This year's edition of the Journey to Pascha chart created by Fr. Jonathan Bannon.
Marriage is hard work. Sometimes, it’s harder than it needs to be because we don’t have the right tools to help us in our struggles. Join Fr. Nick and Dr. Roxanne Louh for a life-giving online marriage retreat. Drawing on faith and psychology, the Louhs will help you understand what makes couples argue and how you can turn those hard times into strengths. As you learn more about the mind and…
The most surprising result of the week of church camp was this deepening sense of prayer. My children have all grown up in the church and have been saying family prayers since they were born and attend church on a regular basis, etc., so you would think they would have a very firm grasp of what prayer is and its importance.
Today, I will dwell on the issue of what makes a man a dad. A father can become a dad only in a school called, “the academy of marriage,” where he learns what to say and do. A good dad most often has a good father to learn from.
The Journey to Pascha chart is a wonderful resource that has become a popular annual tradition. Created by Fr. Jonathan Bannon and generously shared with Ancient Faith and the world at large, this chart can be used like a map of Lent, marking off the milestones through this holy season and providing a suggestion for personal spiritual practice for each week.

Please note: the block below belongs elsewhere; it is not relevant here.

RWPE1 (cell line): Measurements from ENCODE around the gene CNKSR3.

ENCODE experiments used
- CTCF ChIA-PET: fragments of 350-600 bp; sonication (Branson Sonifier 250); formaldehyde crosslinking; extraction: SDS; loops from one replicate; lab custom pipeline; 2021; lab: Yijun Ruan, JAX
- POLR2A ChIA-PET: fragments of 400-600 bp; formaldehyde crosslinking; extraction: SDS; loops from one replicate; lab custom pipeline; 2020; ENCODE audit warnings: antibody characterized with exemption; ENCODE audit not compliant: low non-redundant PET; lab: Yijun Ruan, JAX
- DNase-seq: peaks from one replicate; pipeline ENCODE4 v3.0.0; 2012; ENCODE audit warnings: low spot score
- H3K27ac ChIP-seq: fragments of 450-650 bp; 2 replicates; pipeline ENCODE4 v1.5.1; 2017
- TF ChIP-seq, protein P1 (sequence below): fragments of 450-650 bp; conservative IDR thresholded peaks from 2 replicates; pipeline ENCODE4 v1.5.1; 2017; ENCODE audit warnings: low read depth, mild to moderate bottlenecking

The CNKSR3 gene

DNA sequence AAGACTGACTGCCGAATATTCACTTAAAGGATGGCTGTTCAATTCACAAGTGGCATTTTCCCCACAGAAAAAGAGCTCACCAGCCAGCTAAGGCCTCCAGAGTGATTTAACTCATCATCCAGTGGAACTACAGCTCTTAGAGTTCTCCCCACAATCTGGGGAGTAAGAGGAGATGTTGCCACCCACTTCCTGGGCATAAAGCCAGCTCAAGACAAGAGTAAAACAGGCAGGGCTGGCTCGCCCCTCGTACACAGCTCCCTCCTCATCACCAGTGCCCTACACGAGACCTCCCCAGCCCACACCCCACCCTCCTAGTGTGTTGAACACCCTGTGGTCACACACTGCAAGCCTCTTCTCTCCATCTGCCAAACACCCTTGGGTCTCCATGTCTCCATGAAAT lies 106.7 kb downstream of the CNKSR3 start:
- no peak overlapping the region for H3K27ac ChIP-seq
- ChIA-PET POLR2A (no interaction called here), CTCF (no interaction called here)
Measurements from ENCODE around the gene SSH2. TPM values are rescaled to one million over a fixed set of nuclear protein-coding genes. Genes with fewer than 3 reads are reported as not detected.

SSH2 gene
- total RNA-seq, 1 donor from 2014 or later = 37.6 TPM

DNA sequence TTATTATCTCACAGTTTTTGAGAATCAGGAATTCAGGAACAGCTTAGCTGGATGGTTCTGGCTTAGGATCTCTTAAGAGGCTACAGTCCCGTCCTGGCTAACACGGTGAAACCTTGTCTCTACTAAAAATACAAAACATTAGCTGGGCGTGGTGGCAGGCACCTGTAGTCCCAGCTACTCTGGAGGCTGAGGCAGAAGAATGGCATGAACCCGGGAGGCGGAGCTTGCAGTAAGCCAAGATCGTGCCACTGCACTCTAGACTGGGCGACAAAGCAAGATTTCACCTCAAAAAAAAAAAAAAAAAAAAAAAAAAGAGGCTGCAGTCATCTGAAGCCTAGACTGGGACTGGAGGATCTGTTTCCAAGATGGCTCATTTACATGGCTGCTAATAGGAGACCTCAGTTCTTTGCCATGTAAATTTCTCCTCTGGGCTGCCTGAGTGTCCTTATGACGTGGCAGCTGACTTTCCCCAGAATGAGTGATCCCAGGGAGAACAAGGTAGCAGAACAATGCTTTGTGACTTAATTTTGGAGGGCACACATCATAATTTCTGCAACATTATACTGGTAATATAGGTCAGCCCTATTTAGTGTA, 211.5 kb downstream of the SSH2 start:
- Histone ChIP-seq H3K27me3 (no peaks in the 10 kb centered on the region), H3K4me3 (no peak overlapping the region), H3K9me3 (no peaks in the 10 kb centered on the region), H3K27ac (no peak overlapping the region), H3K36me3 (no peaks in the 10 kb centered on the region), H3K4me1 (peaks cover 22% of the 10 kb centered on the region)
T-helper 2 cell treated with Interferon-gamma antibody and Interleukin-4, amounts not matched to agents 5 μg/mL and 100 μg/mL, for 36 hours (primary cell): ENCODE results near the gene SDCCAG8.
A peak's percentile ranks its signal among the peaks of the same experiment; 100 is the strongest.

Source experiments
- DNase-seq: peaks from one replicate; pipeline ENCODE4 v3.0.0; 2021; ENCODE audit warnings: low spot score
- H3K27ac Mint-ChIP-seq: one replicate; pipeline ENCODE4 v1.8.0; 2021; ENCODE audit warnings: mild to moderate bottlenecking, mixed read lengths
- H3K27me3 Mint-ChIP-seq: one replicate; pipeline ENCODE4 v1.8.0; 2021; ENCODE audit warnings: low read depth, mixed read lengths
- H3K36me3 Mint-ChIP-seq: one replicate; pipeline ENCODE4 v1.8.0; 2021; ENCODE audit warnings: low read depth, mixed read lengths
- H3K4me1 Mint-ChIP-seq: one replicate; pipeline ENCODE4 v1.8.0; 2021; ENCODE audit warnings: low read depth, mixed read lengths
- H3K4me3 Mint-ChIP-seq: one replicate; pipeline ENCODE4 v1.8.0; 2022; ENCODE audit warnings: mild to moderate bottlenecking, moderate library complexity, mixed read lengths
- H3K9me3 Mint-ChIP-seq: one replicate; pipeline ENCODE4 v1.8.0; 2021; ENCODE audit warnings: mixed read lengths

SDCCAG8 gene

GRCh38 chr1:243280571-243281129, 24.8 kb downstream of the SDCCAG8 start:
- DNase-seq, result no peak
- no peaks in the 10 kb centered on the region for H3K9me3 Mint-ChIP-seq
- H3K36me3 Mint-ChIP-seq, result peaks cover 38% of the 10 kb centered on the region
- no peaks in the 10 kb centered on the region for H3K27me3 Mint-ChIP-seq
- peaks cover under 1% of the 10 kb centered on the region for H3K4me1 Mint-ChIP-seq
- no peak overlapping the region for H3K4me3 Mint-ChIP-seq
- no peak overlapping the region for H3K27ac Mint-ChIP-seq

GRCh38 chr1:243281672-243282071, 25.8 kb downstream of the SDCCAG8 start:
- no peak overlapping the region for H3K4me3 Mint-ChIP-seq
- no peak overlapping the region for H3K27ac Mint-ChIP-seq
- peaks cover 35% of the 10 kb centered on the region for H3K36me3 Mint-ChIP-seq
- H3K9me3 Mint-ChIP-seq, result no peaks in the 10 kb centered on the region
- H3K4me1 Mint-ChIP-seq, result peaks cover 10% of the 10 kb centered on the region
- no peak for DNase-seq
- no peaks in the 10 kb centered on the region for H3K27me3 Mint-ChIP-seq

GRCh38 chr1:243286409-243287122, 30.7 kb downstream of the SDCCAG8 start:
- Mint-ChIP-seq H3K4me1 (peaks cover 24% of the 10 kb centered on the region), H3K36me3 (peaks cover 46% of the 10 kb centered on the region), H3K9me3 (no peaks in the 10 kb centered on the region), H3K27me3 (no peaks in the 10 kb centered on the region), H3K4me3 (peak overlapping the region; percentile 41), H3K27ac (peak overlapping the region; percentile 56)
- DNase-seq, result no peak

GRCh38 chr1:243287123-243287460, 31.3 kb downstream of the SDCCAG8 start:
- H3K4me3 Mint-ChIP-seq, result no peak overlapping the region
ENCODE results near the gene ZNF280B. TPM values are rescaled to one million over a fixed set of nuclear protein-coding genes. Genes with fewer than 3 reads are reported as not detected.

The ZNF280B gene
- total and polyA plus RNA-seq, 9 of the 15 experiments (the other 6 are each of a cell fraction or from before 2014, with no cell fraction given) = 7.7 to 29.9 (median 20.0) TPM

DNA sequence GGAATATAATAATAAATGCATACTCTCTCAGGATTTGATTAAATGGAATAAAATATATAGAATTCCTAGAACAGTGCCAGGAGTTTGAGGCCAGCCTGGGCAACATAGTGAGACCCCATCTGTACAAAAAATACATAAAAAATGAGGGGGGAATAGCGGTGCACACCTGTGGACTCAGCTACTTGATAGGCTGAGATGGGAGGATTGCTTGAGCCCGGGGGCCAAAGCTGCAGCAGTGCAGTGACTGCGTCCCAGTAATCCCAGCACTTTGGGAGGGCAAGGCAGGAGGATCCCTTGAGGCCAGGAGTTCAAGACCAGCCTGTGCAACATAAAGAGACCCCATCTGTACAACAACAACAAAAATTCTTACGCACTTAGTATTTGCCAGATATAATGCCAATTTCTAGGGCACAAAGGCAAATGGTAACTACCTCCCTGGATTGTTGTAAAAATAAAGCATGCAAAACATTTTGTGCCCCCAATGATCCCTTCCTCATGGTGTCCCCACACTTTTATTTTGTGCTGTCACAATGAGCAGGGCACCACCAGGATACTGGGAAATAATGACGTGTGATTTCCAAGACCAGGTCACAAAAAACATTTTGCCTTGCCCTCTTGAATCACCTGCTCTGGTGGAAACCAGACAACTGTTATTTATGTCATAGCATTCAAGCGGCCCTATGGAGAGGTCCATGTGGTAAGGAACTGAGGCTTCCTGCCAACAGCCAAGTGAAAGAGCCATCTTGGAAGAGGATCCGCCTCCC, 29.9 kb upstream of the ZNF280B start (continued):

My kids especially appreciated the self-examination questions, which help with introspection and examination of conscience and focus first on love and our failures to love perfectly, rather than on sin.
We’re delighted to share this year’s edition of Fr. Jonathan Bannon’s wonderful “Journey to Pascha” chart. This chart can be used like a map of Lent, marking off the milestones along the way and providing a suggestion for personal spiritual practice for each week. Last year, the original edition of this chart traveled around the world. It was even translated into other languages. Glory to God! Fr. Jonathan came up with the…
Had I known, when I received it a year ago, what all Elissa’s message would have entailed, I’d have said yes on the spot, without thinking about it for a few days.
When I was 25 years old, I was working full-time as a Montessori assistant in a Kindergarten classroom. During morning circle time, I would take little notes on our scrap paper about what the head teacher was sharing with the 5-7 year olds. No holds barred, this teacher, a life-long lover of learning, poured into these children rich details about complex ideas and precise nomenclature. I love the Montessori concept of the…
Blueprints for the Little Church: Creating an Orthodox Home focuses on what we call the “Foundation Stones” of prayer, fasting, and almsgiving.